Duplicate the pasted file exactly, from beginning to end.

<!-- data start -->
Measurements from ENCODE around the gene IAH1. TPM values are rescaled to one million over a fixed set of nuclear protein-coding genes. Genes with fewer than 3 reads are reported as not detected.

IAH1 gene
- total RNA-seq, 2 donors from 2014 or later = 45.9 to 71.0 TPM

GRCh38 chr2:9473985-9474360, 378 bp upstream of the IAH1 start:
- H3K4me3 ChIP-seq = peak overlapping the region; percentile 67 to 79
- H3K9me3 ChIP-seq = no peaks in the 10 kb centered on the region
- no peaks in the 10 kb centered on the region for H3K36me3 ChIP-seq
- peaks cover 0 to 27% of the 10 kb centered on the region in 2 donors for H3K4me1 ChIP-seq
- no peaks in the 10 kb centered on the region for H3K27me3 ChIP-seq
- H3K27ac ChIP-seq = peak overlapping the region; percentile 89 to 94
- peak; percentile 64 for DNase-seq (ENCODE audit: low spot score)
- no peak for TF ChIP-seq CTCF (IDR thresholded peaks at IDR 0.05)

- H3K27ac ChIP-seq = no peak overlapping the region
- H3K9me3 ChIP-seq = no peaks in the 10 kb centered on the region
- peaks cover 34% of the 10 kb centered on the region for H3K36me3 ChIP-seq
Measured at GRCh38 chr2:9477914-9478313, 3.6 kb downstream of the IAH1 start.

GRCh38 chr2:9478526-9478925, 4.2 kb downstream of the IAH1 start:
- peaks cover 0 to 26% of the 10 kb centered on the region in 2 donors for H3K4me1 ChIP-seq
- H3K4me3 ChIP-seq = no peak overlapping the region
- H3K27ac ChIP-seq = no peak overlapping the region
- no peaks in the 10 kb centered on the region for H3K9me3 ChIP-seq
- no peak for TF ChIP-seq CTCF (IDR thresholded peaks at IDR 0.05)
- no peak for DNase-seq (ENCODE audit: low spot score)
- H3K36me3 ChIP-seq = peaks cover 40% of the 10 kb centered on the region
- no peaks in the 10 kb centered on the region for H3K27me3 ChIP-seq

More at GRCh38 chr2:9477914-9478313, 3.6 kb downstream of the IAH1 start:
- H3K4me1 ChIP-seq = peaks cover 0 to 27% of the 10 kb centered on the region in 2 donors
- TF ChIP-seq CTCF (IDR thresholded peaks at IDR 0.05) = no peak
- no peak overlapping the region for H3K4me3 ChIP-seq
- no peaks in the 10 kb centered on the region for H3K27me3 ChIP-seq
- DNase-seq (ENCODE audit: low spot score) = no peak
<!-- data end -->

Measurements from ENCODE around the gene IAH1. TPM values are rescaled to one million over a fixed set of nuclear protein-coding genes. Genes with fewer than 3 reads are reported as not detected.

IAH1 gene
- total RNA-seq, 2 donors from 2014 or later = 45.9 to 71.0 TPM

GRCh38 chr2:9473985-9474360, 378 bp upstream of the IAH1 start:
- H3K4me3 ChIP-seq = peak overlapping the region; percentile 67 to 79
- H3K9me3 ChIP-seq = no peaks in the 10 kb centered on the region
- no peaks in the 10 kb centered on the region for H3K36me3 ChIP-seq
- peaks cover 0 to 27% of the 10 kb centered on the region in 2 donors for H3K4me1 ChIP-seq
- no peaks in the 10 kb centered on the region for H3K27me3 ChIP-seq
- H3K27ac ChIP-seq = peak overlapping the region; percentile 89 to 94
- peak; percentile 64 for DNase-seq (ENCODE audit: low spot score)
- no peak for TF ChIP-seq CTCF (IDR thresholded peaks at IDR 0.05)

- H3K27ac ChIP-seq = no peak overlapping the region
- H3K9me3 ChIP-seq = no peaks in the 10 kb centered on the region
- peaks cover 34% of the 10 kb centered on the region for H3K36me3 ChIP-seq
Measured at GRCh38 chr2:9477914-9478313, 3.6 kb downstream of the IAH1 start.

GRCh38 chr2:9478526-9478925, 4.2 kb downstream of the IAH1 start:
- peaks cover 0 to 26% of the 10 kb centered on the region in 2 donors for H3K4me1 ChIP-seq
- H3K4me3 ChIP-seq = no peak overlapping the region
- H3K27ac ChIP-seq = no peak overlapping the region
- no peaks in the 10 kb centered on the region for H3K9me3 ChIP-seq
- no peak for TF ChIP-seq CTCF (IDR thresholded peaks at IDR 0.05)
- no peak for DNase-seq (ENCODE audit: low spot score)
- H3K36me3 ChIP-seq = peaks cover 40% of the 10 kb centered on the region
- no peaks in the 10 kb centered on the region for H3K27me3 ChIP-seq

More at GRCh38 chr2:9477914-9478313, 3.6 kb downstream of the IAH1 start:
- H3K4me1 ChIP-seq = peaks cover 0 to 27% of the 10 kb centered on the region in 2 donors
- TF ChIP-seq CTCF (IDR thresholded peaks at IDR 0.05) = no peak
- no peak overlapping the region for H3K4me3 ChIP-seq
- no peaks in the 10 kb centered on the region for H3K27me3 ChIP-seq
- DNase-seq (ENCODE audit: low spot score) = no peak